Edited by William Byron Forbush This is a book that will never die — one of the great English classics. . . . Reprinted here in its most complete form, it brings to life the days when “a noble army, men and boys, the matron and the maid,” “climbed the steep ascent of heaven, ‘mid peril, toil, and pain.” “After the Bible itself, no book so profoundly influenced early Protestant sentiment as the Book of Martyrs. Even in our time, it is still a living force. It is more than a record of persecution. It is an arsenal of controversy, a storehouse of romance, as well as a source of edification.”
Fox’s Book of Martyrs is in the public domain and may be freely used and distributed.
Removal of the Prisoners to Oung-pen-la–Mrs. Judson Follows Them
Part 8 of 13
“The time at length arrived for our release from that detested place, the Oung-pen-la prison. A messenger from our friend, the governor of the north gate of the palace, who was formerly Koung-tone, Myoo-tsa, informed us that an order had been given, the evening before, in the palace, for Mr. Judson’s release. On the same evening, an official order arrived; and with a joyful heart I set about preparing for our departure early the following morning. But an unexpected obstacle occurred, which made us fear that I should still retained as a prisoner. The avaricious jailers, unwilling to lose their prey, insisted that as my name was not included in the order, I should not go. In vain I urged that I was not sent there as a prisoner, and that they had no authority over me–they still determined I should not go and forbade the villagers from letting me a cart. Mr. Judson was then taken out of prison, and brought to the jailer’s house, where, by promises and threatening, he finally gained their consent, on condition that we would leave the remaining part of our provisions we had recently received from Ava.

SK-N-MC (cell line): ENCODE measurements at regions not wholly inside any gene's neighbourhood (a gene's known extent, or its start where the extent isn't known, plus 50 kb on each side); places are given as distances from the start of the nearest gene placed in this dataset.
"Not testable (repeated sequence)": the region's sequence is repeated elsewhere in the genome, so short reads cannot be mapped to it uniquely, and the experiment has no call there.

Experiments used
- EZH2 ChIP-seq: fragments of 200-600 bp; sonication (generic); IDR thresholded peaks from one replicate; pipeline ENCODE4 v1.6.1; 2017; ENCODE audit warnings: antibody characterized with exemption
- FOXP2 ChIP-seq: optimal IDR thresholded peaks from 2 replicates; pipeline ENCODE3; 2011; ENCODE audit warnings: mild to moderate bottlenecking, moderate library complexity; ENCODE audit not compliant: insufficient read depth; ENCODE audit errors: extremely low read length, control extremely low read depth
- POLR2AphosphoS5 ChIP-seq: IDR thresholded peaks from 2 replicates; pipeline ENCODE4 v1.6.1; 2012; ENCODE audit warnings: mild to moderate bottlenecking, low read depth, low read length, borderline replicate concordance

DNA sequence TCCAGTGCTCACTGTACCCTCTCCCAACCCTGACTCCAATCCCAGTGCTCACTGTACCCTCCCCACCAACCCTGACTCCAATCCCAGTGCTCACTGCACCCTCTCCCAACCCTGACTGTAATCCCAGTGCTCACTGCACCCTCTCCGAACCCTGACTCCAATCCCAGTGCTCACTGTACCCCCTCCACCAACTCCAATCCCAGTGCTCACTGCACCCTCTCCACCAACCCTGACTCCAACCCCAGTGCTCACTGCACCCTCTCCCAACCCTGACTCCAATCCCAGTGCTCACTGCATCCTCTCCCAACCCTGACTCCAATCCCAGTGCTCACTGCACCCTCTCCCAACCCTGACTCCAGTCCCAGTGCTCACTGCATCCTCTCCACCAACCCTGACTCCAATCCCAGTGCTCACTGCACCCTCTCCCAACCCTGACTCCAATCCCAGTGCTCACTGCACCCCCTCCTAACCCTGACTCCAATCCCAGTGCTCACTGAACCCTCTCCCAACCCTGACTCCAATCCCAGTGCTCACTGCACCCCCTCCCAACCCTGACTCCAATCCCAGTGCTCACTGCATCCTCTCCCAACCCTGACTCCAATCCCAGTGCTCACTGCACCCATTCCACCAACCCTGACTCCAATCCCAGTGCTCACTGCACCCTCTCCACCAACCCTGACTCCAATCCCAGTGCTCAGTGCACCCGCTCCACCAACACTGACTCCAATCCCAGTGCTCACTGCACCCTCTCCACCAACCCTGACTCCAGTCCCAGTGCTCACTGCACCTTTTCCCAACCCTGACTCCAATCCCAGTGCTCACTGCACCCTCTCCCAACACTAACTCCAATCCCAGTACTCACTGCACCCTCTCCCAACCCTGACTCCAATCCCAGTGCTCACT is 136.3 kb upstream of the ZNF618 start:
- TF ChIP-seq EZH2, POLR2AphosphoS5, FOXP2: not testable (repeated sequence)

“It was noon before we were allowed to depart. When we reached Amarapora, Mr. Judson was obliged to follow the guidance of the jailer, who conducted him to the governor of the city. Having made all necessary inquiries, the governor appointed another guard, which conveyed Mr. Judson to the courthouse in Ava, to which place he arrived sometime in the night. I took my own course, procured a boat, and reached our house before dark.
“My first object the next morning was to go in search of our brother, and I had the mortification to meet him again in prison, though not the death prison. I went immediately to my old friend the governor of the city, who was now raised to the rank of a Woon-gyee. He informed me that Mr. Judson was to be sent to the Burmese camp, to act as translator and interpreter; and that he was put in confinement for a short time only, until his affairs were settled. Early the following morning I went to this officer again, who told me that Mr. Judson had that moment received twenty tickals from government, with orders to go immediately on board a boat for Maloun, and that he had given him permission to stop a few moments at the house, it being on his way.
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